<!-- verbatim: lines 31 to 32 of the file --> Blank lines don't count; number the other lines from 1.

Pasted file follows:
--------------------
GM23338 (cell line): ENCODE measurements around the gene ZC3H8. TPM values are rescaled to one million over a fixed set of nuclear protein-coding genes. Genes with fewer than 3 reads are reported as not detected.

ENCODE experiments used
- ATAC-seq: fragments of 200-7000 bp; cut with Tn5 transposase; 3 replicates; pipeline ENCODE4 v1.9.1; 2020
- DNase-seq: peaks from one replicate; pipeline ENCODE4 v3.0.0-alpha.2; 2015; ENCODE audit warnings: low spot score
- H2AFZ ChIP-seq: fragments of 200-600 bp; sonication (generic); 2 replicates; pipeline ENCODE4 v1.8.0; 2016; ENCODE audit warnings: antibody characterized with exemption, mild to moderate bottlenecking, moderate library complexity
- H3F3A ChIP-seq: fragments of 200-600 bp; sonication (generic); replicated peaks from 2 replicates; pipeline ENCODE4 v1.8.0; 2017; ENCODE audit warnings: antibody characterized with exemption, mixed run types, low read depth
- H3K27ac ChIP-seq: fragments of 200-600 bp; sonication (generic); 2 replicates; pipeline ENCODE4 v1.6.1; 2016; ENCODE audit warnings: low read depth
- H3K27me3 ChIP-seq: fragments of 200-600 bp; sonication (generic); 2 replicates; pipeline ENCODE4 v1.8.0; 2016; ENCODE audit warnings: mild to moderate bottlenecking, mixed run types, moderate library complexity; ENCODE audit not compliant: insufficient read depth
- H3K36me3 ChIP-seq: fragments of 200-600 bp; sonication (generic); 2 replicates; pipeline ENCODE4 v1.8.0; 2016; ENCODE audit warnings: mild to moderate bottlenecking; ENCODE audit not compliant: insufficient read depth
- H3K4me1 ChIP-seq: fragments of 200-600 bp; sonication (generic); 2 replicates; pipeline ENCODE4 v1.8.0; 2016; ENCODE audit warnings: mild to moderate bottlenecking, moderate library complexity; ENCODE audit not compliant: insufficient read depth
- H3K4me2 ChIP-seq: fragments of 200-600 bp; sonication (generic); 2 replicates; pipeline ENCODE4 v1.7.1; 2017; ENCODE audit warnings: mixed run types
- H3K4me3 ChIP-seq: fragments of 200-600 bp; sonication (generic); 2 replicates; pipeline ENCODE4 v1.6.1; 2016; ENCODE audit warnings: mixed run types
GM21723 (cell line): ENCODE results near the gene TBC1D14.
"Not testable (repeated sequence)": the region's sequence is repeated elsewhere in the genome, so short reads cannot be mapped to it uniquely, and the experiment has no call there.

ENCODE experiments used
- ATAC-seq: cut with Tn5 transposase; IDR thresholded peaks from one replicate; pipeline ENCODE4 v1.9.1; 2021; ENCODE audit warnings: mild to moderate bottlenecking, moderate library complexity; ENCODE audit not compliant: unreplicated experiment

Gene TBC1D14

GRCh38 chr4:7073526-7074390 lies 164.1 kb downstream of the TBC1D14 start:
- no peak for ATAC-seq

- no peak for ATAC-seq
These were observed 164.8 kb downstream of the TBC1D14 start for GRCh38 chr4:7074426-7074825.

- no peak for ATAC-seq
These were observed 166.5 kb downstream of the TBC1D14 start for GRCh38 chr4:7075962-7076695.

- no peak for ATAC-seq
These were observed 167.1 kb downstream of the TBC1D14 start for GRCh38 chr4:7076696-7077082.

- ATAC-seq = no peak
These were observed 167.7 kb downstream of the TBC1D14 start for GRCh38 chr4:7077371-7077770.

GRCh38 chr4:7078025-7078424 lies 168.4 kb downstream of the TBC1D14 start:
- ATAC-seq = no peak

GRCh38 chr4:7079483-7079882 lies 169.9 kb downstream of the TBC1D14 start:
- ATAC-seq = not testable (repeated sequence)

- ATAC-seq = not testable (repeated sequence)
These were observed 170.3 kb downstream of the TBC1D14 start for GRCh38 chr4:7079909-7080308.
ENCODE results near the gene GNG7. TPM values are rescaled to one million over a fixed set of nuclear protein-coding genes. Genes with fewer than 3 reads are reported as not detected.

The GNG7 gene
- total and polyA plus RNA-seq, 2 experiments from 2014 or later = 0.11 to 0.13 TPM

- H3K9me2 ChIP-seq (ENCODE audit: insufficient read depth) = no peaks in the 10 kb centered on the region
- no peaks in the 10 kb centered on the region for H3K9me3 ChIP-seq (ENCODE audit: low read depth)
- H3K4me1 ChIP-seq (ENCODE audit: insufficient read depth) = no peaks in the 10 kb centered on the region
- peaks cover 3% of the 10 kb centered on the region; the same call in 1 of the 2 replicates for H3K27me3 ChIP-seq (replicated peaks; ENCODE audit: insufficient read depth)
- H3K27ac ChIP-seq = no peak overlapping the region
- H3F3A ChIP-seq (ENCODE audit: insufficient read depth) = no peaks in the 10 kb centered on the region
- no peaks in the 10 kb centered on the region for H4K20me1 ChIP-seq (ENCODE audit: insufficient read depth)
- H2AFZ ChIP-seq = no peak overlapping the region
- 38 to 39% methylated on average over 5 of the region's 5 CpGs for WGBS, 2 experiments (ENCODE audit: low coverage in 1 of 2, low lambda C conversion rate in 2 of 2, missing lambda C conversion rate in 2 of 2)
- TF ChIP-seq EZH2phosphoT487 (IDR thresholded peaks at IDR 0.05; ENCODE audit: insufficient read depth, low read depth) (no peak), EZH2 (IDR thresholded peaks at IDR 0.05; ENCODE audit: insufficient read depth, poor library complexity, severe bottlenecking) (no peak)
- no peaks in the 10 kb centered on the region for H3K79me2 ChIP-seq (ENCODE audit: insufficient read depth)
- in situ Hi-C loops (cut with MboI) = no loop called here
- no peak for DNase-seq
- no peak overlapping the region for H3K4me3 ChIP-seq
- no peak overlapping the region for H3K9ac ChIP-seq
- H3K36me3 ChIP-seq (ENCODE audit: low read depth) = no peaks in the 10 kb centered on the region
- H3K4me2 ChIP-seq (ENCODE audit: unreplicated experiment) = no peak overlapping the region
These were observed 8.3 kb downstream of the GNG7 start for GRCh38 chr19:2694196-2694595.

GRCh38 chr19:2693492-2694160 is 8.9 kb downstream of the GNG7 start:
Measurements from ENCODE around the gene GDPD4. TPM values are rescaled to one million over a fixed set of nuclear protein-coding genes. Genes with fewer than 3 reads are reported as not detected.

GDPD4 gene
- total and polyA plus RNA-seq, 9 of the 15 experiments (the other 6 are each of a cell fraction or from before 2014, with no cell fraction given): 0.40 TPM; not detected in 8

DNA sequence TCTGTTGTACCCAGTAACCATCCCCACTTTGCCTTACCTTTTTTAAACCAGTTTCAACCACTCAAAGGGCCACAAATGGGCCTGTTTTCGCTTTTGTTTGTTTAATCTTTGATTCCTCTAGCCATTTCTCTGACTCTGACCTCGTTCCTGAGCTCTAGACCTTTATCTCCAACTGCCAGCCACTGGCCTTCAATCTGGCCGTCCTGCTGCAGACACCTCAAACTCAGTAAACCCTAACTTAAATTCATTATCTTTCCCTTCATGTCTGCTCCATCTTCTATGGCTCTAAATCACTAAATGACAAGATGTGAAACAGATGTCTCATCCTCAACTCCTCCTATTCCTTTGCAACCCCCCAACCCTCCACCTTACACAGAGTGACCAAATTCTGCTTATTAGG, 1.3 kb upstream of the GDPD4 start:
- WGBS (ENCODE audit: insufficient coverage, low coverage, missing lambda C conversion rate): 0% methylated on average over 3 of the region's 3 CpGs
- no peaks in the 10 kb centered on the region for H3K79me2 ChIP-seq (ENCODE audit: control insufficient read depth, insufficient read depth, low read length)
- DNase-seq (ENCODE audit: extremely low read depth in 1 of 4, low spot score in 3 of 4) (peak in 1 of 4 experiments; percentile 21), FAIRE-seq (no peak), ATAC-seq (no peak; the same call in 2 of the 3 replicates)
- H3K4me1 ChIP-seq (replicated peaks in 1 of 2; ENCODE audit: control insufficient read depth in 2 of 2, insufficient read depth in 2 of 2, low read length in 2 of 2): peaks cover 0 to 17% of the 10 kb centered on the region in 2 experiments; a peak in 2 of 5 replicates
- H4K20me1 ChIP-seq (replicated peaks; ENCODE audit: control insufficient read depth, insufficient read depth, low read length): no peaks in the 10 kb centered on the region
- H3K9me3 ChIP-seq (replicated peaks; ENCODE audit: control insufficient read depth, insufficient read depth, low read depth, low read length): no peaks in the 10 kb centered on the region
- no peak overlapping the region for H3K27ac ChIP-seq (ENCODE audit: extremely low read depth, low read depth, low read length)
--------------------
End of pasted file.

- ATAC-seq = not testable (repeated sequence)

- ATAC-seq = not testable (repeated sequence)